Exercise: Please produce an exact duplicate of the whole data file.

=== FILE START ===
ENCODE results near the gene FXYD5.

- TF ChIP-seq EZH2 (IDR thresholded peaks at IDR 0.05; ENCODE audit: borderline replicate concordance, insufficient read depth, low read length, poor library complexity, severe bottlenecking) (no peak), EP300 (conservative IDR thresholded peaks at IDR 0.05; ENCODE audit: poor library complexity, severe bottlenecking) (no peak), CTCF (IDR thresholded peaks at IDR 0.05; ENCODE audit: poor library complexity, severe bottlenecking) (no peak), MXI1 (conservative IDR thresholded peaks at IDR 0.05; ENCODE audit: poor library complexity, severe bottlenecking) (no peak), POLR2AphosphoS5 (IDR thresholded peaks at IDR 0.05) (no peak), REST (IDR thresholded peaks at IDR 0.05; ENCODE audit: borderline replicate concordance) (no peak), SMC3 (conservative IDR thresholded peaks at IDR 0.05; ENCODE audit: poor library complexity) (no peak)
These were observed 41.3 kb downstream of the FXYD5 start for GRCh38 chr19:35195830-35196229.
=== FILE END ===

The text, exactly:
ENCODE results near the gene FXYD5.

- TF ChIP-seq EZH2 (IDR thresholded peaks at IDR 0.05; ENCODE audit: borderline replicate concordance, insufficient read depth, low read length, poor library complexity, severe bottlenecking) (no peak), EP300 (conservative IDR thresholded peaks at IDR 0.05; ENCODE audit: poor library complexity, severe bottlenecking) (no peak), CTCF (IDR thresholded peaks at IDR 0.05; ENCODE audit: poor library complexity, severe bottlenecking) (no peak), MXI1 (conservative IDR thresholded peaks at IDR 0.05; ENCODE audit: poor library complexity, severe bottlenecking) (no peak), POLR2AphosphoS5 (IDR thresholded peaks at IDR 0.05) (no peak), REST (IDR thresholded peaks at IDR 0.05; ENCODE audit: borderline replicate concordance) (no peak), SMC3 (conservative IDR thresholded peaks at IDR 0.05; ENCODE audit: poor library complexity) (no peak)
These were observed 41.3 kb downstream of the FXYD5 start for GRCh38 chr19:35195830-35196229.